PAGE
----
Lonely & Waiting: Walking Through Advent With Those Who Are Grieving

rocking chair

Three years ago, I approached Advent with a feeling of dread. As the world awaited our Savior, my family was preparing to lose a loved one. My grandfather’s health was steadily declining at the age of 89, and I remember visiting him the day after Christmas with a bit of hesitation. I knew this would likely be the last time that I saw him and my whole body ached with grief. All season, I wondered how we could celebrate Christmas knowing what was on the horizon. Less than a month later, he passed away.

The first year following his death, my mother encouraged my siblings and I to each write notes for our grandmother that would be included in an Advent basket. Each note was a memory we shared with our grandparents and was sometimes accompanied by a small gift. That year, our grandmother opened one card or gift a day and even though we couldn’t be there with her, we were still together through these memories and special gifts. We have done this every year that has followed.

In the shadow of a very difficult pastoral month with multiple deaths and hospitalizations, I think back to that year and the few that have followed. I think about the loss that my family prepared for in the midst of Advent celebrations, and I think of the empty space in the years that have followed. I think of my grandmother and the empty chair beside her.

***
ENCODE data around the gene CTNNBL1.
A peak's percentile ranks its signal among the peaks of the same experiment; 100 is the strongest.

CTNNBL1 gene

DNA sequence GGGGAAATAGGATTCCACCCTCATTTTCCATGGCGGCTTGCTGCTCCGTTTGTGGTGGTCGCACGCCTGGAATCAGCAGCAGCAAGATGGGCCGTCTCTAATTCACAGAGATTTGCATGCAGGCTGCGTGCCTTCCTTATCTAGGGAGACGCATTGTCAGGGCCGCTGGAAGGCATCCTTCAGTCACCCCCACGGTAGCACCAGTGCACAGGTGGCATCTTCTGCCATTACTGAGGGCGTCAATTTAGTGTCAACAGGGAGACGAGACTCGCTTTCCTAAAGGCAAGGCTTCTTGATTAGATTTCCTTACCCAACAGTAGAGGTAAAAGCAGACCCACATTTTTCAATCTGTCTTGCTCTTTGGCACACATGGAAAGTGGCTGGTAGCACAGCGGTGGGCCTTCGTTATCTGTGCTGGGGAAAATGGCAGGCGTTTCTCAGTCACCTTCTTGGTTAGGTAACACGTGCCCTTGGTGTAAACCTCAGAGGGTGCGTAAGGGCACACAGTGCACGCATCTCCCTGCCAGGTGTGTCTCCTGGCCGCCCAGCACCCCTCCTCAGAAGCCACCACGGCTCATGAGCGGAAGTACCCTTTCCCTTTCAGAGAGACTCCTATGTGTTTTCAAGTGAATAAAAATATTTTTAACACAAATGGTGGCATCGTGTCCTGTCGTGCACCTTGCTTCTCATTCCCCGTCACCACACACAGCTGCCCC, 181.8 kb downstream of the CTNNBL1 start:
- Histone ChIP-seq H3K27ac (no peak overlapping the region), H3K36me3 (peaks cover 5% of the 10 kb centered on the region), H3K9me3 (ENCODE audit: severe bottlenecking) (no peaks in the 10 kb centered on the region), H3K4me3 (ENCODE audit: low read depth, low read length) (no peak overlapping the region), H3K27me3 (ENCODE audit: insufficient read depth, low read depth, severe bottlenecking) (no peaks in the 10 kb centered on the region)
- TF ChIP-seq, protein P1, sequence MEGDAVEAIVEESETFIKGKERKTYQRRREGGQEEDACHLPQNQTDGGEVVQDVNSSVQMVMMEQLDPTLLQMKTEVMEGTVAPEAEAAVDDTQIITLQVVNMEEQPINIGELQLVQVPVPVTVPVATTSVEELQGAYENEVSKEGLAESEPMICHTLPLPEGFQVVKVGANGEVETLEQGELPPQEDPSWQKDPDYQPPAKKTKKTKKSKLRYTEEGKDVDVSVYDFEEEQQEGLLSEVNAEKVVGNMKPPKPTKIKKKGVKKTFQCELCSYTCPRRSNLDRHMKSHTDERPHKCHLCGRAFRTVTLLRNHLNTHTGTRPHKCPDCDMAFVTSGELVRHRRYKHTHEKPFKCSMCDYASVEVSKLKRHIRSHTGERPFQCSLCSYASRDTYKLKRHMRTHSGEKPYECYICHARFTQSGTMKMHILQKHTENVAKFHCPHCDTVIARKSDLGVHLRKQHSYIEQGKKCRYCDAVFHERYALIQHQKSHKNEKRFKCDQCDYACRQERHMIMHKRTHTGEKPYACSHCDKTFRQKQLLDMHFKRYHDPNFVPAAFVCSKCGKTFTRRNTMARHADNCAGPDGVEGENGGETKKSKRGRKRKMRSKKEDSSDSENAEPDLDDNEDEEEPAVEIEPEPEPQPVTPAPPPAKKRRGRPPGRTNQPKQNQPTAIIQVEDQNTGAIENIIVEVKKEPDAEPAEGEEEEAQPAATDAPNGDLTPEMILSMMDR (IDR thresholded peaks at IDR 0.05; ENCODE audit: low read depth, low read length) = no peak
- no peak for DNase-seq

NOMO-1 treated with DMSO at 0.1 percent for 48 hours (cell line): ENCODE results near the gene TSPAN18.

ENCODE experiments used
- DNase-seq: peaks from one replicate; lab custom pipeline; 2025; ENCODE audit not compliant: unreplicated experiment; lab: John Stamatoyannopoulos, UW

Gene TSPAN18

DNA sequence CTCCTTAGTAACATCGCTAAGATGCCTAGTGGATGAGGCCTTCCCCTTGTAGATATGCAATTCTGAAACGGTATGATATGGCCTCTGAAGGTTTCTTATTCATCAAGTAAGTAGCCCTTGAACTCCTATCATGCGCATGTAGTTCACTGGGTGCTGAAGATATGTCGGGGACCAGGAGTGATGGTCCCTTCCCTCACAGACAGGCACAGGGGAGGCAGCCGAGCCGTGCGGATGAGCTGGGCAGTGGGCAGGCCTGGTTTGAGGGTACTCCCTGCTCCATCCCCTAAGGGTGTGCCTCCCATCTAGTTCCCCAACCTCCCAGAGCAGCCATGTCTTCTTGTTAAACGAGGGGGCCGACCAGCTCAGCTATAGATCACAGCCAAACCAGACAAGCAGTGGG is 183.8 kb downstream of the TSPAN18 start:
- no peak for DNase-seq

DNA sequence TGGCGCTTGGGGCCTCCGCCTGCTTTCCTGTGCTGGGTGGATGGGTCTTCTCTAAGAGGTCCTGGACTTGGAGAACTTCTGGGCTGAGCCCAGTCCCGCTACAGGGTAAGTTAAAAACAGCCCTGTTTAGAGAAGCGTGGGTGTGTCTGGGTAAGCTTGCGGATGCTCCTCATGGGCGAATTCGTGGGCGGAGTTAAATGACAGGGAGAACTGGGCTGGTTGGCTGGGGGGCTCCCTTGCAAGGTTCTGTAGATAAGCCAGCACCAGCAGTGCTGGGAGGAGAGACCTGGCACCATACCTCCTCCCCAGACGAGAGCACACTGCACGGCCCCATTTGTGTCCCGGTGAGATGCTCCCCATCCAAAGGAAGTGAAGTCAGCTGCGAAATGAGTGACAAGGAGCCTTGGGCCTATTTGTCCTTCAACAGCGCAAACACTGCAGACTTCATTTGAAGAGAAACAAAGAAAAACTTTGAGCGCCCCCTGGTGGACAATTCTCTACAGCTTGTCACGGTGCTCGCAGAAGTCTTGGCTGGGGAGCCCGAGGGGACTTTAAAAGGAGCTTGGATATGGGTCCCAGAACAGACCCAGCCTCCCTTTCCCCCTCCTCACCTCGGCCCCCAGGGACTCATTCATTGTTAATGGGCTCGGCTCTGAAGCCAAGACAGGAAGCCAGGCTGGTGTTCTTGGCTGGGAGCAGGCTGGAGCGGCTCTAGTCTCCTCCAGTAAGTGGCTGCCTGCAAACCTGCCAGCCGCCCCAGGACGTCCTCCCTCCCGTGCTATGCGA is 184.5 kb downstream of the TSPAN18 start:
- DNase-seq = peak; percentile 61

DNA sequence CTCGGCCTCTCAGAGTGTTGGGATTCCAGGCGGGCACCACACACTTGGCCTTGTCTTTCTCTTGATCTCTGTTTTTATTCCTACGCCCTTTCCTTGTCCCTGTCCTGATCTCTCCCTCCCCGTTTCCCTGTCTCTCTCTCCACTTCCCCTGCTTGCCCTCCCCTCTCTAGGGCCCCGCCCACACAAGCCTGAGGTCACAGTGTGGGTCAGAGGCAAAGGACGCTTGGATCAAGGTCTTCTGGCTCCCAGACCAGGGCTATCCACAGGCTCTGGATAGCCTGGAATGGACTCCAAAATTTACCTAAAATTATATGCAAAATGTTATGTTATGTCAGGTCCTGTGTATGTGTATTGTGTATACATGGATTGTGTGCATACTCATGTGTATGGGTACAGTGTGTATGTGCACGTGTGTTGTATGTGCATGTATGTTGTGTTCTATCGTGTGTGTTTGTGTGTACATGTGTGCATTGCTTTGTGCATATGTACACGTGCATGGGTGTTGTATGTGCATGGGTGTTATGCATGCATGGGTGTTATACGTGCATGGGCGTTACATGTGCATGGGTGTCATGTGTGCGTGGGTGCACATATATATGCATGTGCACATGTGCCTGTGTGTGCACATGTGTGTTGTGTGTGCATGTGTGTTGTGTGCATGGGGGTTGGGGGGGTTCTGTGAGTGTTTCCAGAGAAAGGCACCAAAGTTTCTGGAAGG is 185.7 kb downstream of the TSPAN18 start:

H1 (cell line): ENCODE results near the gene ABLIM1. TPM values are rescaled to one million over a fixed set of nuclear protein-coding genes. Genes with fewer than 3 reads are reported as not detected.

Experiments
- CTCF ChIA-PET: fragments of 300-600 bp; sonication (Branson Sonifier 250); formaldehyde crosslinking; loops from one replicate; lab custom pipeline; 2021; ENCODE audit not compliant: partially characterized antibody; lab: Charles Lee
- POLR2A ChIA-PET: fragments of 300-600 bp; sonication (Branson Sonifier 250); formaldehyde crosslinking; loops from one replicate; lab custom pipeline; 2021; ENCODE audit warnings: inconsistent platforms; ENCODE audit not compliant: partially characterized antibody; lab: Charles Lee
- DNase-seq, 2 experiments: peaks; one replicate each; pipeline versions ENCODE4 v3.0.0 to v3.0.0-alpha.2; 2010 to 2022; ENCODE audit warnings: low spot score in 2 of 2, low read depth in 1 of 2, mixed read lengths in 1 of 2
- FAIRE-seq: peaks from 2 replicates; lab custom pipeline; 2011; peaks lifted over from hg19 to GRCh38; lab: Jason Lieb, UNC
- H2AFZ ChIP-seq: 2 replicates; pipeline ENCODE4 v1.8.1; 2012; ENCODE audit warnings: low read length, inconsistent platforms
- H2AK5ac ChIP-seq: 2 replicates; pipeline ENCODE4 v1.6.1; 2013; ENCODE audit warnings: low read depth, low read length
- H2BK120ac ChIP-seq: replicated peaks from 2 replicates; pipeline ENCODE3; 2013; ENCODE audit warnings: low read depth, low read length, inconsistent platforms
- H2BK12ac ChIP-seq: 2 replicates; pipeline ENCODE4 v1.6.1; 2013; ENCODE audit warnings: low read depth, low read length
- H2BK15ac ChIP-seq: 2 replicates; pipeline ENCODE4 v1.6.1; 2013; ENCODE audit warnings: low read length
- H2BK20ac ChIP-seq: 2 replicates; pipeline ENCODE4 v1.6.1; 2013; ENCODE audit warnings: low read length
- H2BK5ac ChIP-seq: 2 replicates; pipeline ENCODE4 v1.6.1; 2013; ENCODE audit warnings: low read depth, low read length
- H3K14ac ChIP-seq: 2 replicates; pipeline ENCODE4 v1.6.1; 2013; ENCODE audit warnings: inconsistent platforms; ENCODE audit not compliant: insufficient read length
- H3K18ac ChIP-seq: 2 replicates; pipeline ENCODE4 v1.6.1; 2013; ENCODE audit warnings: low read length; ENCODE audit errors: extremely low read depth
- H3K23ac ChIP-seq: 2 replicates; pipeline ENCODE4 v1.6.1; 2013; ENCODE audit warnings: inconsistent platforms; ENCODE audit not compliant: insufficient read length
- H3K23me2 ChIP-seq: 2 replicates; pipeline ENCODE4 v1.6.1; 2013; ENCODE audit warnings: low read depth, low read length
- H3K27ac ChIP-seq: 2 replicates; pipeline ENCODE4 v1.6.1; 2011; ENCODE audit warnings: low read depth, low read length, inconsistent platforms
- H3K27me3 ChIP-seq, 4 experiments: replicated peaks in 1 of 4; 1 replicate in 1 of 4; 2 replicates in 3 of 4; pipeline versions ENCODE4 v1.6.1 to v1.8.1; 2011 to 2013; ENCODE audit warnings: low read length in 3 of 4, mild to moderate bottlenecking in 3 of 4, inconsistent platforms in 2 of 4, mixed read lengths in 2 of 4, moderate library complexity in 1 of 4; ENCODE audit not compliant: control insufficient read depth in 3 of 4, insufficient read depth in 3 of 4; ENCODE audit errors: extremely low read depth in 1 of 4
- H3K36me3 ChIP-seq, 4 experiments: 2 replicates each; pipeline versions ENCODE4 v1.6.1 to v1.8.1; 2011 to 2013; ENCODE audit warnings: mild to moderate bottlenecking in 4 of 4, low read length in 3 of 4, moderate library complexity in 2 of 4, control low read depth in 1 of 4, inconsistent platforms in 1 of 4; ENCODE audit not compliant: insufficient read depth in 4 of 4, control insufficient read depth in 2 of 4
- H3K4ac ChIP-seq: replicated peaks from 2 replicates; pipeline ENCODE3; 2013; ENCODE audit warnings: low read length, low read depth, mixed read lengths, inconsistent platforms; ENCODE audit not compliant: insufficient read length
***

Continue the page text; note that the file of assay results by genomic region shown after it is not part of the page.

I think about all of those in our lives, all of those in our congregations who have lost someone this year. I think about the emptiness that is only accentuated by the holiday festivities. How as friends and pastors, as the one Body of Christ who we await, can we be with them and help to make that hole a bit smaller this year?

Our Advent basket has become a tradition now, and I think I might gain as much from putting together my pieces as my grandmother does as she opens them. The memories with my grandparents come flooding back and my prayers for my grandmother guide my every step as I consider books and treats to include with my cards. I have found my own healing and my prayer is that the rest of my family has as well.

This holiday season, I encourage each one of us to consider what we can do to be a representation of the One who we await, for those who feel as if they have little to wait for. If the time allows, maybe it is through this Advent calendar of memories and prayers or maybe it is through visits and conversations. Even a phone call to let our friends and family know we are praying for them will help to fill the emptiness just a bit.

Does your congregation or family do anything for those who have lost a loved one during the year?
If you have experienced loss this year, how would you like to hear from your church and family during the holiday season?

Rev. Jordan B. Davis (’14)
Transitional Associate Pastor
Kirk of Kildaire, Presbyterian (Cary, NC)

A Time to Give Thanks

1-Thessalonians
This past Sunday, I had a conversation with excited elementary aged children about what makes a house a home just before our congregation dedicated their pledges in our stewardship campaign, “Let Us Build A House.”